REVIEW: Taylor Martin’s “Song Dogs” is Rustic Warmth This Winter


Taylor Martin’s new release, Song Dogs (Little King Records) was produced by Amanda Anne Platt, frontwoman of the Honeycutters.  It was co-produced with Robert George, and Martin, and recorded at Sound Temple Studios in the music-warm city of Asheville, NC.  [For our earlier interview with Amanda Anne Platt, including regarding her role as producer, see here:  Interview: Amanda Anne Platt of the Honeycutters Gets to the Heart of the Matter on Defining Teamwork and Community]

Personnel for the record includes Taylor Martin on lead vocals and acoustic guitar with rhythmnists Richie Jones  on drums, Matthew Dufon on bass (along with some guitar and vocals).  Matthew Smith on electric guitar and pedal steel; Aaron Ramsey on acoustic guitar and mandolin,  Josh Shilling on piano, B3 and Wurlitzer; Lyndsay Pruett (Jon Stickley Trio) on fiddle, Amanda Anne Platt and Debrissa McKinney on harmony vocals, and Phil Alley guest on guitar

Throughout the album, Martin’s vocal tones are low and growlly, sounding at times distinctly like Dr. John.  The deeper the songs delve lyrically, the more distinct the vocals become.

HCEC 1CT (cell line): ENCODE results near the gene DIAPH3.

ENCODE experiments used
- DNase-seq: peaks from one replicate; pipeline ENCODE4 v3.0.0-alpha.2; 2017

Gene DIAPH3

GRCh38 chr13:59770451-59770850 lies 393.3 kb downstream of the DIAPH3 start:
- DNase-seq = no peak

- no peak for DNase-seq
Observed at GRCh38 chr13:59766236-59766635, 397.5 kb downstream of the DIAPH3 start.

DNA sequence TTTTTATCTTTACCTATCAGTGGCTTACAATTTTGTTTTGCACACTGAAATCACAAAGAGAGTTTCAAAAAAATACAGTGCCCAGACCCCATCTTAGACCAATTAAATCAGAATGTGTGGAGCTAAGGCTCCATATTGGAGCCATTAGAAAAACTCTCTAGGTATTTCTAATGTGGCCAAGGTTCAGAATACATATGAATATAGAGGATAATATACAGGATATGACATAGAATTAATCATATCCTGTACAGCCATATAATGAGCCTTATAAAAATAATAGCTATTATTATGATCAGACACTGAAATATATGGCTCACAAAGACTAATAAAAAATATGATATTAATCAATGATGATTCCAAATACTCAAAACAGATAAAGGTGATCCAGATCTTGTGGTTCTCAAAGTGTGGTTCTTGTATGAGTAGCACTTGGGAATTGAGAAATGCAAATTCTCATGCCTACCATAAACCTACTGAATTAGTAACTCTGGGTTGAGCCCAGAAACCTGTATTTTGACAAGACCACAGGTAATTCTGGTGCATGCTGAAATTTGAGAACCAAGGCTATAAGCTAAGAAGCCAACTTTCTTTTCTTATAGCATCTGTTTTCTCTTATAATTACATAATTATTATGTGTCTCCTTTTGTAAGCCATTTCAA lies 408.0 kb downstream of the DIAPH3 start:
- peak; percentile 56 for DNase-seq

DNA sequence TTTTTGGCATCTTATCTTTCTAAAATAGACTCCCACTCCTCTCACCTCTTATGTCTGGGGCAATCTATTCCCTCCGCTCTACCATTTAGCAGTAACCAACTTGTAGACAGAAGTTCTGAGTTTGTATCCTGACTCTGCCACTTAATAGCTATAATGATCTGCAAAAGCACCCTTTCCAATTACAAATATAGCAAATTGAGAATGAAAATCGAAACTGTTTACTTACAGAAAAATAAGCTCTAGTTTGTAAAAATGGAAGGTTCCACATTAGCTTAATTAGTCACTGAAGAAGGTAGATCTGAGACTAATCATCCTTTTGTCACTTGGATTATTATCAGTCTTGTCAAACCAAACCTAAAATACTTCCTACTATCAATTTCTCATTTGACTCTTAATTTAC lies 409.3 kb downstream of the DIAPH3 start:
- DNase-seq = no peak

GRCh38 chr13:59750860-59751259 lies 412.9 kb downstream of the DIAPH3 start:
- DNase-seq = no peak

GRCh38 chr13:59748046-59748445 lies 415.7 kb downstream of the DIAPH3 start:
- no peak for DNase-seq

There are three well-selected covers in this collection. Matthew Smith’s pedal steel offsets Martin’s vocals elegantly in this version of Merle Haggard’s “Kern River.”  Bob Dylan’s “Sign on the Window” was another excellent choice, and on this one the intertwining of Hammond B3, piano, fiddle, and dirty guitar tones is a stand-out rustic sounding creation. Neil Young’s “Music Arcade” is another with old-timey fiddle and a hoedown beat.

The title track is a real heartfelt song of hope presented over a leisurely piano.  “Second Sight” is the centerpiece of the album with a shuffle snare beat and a lyrical delving into issues of mortality and perspectival sea changes; Pruett’s fiddle here evokes old Eastern European, baroque styles: “close your eyes I’m going to close mine too… baby wake up, we’re on the other side.” “Little Pictures,” is a lighter, more upbeat part of the project, with a contemporary commentary on smartphone narcissism (for a video of this, see here:  Exclusive Video Premiere: Taylor Martin’s “Little Pictures” From Song Dogs, Album Produced by Amanda Anne Platt]  “Hollywood,” is an ode to the pressures on Norma Jean and James Dean, and don’t miss “Milk and Honey” with its sparkly mandolin.

Try this album for its rich depth both lyrically and musically.  Find your copy and tour dates, here:

Leave a Reply!